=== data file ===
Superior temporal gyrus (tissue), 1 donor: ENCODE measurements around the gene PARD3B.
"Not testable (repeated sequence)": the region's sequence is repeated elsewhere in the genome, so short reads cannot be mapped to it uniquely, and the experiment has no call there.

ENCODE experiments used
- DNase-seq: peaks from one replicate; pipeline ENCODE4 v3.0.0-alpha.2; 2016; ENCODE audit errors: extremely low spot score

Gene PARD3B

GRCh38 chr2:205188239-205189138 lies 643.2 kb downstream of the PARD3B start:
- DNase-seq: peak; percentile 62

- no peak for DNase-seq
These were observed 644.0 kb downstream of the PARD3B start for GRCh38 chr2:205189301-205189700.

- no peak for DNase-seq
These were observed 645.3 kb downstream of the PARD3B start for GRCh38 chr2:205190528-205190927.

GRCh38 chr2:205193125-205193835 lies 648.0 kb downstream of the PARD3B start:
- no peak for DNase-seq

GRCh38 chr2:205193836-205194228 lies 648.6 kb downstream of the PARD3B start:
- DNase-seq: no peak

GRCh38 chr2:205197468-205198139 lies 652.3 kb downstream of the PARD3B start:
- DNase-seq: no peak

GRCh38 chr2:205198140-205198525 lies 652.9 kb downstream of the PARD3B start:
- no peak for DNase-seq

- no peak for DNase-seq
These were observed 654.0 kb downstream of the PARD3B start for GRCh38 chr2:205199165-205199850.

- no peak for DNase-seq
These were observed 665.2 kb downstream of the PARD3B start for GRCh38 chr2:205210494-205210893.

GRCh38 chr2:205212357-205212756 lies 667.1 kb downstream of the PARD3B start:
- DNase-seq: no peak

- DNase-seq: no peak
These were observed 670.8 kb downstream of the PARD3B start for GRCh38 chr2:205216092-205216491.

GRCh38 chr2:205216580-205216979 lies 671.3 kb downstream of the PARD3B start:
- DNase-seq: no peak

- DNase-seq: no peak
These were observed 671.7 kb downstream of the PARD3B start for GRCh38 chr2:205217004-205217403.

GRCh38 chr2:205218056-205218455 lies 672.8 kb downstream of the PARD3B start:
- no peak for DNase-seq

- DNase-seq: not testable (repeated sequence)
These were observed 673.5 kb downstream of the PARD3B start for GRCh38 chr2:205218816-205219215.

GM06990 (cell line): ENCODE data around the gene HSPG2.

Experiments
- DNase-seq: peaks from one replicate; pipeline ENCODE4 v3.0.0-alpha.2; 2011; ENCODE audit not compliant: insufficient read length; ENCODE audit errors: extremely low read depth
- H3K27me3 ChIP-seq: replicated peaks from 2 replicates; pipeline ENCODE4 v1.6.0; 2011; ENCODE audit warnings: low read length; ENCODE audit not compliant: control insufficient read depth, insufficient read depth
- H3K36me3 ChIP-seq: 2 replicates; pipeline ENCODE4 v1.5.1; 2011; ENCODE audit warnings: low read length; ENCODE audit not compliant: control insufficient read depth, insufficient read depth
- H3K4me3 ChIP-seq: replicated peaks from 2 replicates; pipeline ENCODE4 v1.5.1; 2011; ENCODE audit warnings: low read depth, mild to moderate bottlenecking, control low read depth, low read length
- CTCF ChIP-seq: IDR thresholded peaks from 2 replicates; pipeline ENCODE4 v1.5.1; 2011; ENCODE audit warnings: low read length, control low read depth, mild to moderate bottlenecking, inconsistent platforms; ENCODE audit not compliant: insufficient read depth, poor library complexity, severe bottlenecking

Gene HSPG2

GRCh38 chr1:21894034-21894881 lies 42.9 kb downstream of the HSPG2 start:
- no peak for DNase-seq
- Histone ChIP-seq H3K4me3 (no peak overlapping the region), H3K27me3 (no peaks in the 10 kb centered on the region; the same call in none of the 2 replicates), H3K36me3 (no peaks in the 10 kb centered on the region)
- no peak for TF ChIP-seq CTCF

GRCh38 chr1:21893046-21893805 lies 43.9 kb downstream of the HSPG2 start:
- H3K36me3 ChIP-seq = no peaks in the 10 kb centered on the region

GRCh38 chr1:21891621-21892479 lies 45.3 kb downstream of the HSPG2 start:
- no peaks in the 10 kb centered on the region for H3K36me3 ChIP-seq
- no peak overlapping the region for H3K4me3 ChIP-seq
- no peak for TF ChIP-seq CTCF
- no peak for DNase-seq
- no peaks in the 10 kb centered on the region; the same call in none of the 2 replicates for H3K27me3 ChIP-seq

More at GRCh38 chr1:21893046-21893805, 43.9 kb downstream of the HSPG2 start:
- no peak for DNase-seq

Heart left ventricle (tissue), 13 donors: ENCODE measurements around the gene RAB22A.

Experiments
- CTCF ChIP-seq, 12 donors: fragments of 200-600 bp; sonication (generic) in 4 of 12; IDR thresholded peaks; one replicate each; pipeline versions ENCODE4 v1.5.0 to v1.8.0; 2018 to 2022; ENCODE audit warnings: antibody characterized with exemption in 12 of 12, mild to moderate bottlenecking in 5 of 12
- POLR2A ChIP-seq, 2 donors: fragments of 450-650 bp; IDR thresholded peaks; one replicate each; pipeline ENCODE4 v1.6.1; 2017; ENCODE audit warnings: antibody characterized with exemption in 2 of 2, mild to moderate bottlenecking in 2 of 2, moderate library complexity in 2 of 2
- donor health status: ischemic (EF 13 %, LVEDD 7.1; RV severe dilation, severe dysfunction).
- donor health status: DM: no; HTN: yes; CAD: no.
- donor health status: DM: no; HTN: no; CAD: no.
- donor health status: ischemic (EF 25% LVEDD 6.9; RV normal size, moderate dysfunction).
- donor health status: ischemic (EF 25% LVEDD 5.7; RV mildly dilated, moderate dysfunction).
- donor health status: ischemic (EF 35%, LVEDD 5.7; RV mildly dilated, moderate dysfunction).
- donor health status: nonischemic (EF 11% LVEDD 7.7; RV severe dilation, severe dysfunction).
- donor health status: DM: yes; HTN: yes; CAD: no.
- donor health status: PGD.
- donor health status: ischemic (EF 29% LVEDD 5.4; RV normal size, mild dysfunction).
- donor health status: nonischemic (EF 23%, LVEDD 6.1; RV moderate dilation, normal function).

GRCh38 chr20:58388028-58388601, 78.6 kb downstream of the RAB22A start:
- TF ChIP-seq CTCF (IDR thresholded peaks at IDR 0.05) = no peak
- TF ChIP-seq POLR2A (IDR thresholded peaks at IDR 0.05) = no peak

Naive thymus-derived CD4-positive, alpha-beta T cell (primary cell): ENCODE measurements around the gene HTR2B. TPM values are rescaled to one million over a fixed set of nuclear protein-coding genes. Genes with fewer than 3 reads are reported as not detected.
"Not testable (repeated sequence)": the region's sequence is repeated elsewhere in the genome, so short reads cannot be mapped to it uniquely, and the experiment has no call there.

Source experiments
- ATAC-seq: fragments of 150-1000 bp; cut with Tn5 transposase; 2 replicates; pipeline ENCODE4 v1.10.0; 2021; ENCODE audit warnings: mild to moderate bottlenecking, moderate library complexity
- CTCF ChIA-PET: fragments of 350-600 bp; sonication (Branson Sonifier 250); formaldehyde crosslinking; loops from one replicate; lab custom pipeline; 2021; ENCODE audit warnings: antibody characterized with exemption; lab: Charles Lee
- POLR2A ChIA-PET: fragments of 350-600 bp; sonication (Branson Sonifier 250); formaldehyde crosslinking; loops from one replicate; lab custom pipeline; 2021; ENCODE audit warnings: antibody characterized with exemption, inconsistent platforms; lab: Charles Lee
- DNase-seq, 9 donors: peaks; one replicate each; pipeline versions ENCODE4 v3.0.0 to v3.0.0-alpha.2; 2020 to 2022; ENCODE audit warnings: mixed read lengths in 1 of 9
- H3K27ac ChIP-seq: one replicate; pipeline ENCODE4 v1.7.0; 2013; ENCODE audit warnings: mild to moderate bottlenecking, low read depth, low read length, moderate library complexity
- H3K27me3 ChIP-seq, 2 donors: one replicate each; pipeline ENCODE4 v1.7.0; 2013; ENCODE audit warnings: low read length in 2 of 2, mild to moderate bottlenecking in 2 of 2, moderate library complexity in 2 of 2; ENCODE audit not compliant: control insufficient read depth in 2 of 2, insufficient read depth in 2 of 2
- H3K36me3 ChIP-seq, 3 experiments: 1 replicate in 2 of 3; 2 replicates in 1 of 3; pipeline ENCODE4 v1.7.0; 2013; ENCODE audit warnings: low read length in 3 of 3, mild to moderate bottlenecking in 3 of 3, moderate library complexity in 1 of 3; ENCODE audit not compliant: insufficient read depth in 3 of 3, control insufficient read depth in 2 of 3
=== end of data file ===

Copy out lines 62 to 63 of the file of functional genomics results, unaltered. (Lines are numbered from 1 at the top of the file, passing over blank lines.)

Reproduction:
- donor health status: ischemic (EF 13 %, LVEDD 7.1; RV severe dilation, severe dysfunction).
- donor health status: DM: no; HTN: yes; CAD: no.